Zero-hours contracts are a drag on the economy and part of a wider employment problem, according to human resources professor Kim Hoque

Zero-hours contracts are ultimately bad for the UK economy, according to a leading business expert.

Kim Hoque, a professor of human resource management at Warwick Business School, believes they are holding back the recovery as they represent a drag on consumer spending.

"People on insecure zero-hours contracts are less likely to have the confidence to spend than people with more stable incomes," he said.

Zero-hours contracts have become a political hot potato in recent months, as they are seen by some to be exploitative, and ministers are looking at how best to tackle the issue.

According to the Chartered Institute of Personnel and Development (CIPD), around a million people in the UK are currently on zero-hours contracts, which do not guarantee regular shifts, and workers are expected to be available at the beck and call of the businesses that hire them. For some, particularly students, the arrangement works well, but for others it can cause extreme anxiety.

Research by the Recruitment and Employment Confederation of 600 employers found that more than one in four companies employs somebody on a zero-hours contract.

Professor Hoque concedes that UK employment has been remarkably buoyant despite the economic slump since the financial crisis, and this could partly be down to the flexibility of zero-hours contracts. But he also says under-employment could be a problem in the long run.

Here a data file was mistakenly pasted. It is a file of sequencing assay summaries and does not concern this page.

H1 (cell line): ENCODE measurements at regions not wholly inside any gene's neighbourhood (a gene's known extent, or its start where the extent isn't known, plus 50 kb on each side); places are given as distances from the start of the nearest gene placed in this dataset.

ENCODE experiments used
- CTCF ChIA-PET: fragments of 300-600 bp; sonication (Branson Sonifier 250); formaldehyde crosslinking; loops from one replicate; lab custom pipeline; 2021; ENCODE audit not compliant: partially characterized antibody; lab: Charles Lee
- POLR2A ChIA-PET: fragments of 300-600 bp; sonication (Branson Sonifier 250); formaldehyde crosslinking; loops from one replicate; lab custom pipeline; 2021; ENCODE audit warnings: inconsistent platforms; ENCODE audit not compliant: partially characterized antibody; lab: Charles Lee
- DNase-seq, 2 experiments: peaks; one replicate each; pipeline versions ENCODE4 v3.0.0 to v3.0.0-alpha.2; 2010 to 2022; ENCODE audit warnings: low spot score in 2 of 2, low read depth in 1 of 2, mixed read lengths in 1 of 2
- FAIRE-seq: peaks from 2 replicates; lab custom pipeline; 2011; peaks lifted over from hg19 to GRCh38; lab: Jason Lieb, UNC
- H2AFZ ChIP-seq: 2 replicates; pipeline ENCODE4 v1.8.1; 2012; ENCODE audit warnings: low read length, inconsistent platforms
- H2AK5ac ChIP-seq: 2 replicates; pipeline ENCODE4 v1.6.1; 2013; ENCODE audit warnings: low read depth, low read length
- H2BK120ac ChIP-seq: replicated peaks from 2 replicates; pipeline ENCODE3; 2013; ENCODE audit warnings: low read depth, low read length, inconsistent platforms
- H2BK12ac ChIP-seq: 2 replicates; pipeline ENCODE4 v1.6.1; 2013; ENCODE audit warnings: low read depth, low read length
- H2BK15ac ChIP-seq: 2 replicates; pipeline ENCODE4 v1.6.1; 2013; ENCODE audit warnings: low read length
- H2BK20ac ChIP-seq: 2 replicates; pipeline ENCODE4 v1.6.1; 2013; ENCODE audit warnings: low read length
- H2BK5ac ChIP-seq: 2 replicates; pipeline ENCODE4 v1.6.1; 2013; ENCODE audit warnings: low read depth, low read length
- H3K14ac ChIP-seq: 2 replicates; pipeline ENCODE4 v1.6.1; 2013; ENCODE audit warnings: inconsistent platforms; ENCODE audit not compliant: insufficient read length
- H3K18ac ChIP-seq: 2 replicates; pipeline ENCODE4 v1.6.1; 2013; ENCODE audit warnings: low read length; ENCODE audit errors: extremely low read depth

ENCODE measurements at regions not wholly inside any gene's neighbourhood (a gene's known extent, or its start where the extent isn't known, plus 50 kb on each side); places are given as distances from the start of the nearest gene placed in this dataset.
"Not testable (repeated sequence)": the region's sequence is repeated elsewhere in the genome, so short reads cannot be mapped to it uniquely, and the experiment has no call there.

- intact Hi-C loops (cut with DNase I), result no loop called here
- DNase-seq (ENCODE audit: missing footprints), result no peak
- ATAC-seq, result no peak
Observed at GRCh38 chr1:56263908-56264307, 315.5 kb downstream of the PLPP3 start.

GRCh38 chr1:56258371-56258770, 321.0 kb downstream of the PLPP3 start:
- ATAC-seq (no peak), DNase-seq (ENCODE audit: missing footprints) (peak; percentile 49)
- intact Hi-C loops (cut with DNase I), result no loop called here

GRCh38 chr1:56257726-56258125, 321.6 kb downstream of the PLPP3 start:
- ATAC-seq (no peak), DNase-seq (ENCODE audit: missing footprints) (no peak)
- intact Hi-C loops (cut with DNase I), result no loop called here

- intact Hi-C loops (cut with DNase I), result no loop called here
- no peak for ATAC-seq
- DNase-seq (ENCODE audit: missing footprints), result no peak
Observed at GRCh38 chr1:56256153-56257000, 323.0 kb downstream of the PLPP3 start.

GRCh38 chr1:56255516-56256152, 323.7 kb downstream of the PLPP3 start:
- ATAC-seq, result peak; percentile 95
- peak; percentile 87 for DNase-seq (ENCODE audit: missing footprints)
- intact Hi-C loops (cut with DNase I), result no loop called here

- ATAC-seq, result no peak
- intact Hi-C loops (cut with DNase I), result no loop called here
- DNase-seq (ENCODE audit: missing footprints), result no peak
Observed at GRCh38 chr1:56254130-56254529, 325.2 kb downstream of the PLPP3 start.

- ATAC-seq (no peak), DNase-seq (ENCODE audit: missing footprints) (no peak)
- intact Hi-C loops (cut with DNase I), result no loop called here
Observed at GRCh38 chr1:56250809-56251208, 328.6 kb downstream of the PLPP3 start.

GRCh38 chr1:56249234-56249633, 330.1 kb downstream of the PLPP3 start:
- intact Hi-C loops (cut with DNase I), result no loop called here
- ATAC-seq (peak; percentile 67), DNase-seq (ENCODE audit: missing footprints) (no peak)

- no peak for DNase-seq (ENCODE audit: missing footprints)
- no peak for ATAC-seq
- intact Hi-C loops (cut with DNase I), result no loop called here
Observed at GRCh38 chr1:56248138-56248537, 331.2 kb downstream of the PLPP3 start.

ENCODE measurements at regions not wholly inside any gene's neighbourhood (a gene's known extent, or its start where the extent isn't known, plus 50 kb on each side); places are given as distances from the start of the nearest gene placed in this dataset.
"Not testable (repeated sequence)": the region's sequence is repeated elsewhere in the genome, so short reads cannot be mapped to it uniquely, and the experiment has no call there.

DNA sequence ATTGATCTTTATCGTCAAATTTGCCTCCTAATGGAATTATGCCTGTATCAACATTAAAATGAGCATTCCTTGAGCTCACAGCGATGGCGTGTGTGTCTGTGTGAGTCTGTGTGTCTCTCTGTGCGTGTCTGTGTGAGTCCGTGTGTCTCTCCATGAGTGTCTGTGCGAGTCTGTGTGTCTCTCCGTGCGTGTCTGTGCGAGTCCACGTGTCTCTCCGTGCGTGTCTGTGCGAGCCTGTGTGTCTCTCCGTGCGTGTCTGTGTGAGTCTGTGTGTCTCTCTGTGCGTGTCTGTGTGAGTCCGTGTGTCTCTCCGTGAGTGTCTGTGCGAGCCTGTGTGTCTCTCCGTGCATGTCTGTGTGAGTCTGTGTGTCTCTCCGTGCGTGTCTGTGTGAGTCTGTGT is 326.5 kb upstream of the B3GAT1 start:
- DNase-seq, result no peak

"The flexibility they provide may well have enabled the UK to avoid higher levels of unemployment during the economic downturn. They may also have enabled some people to maintain an attachment to the labour market who would otherwise not have been able to do so.

"That said, such contracts could also be seen as part of the wider under-employment problem that has affected the UK economy in recent times, with large numbers of workers on part-time or casual contracts wanting to work more hours but being unable to do so.

"Hence, while unemployment has remained lower than many economists predicted would be the case, underemployment has been high - and zero-hours contracts may be a significant part of this picture, and so impacting on consumer confidence and spending."

Copyright Press Association 2013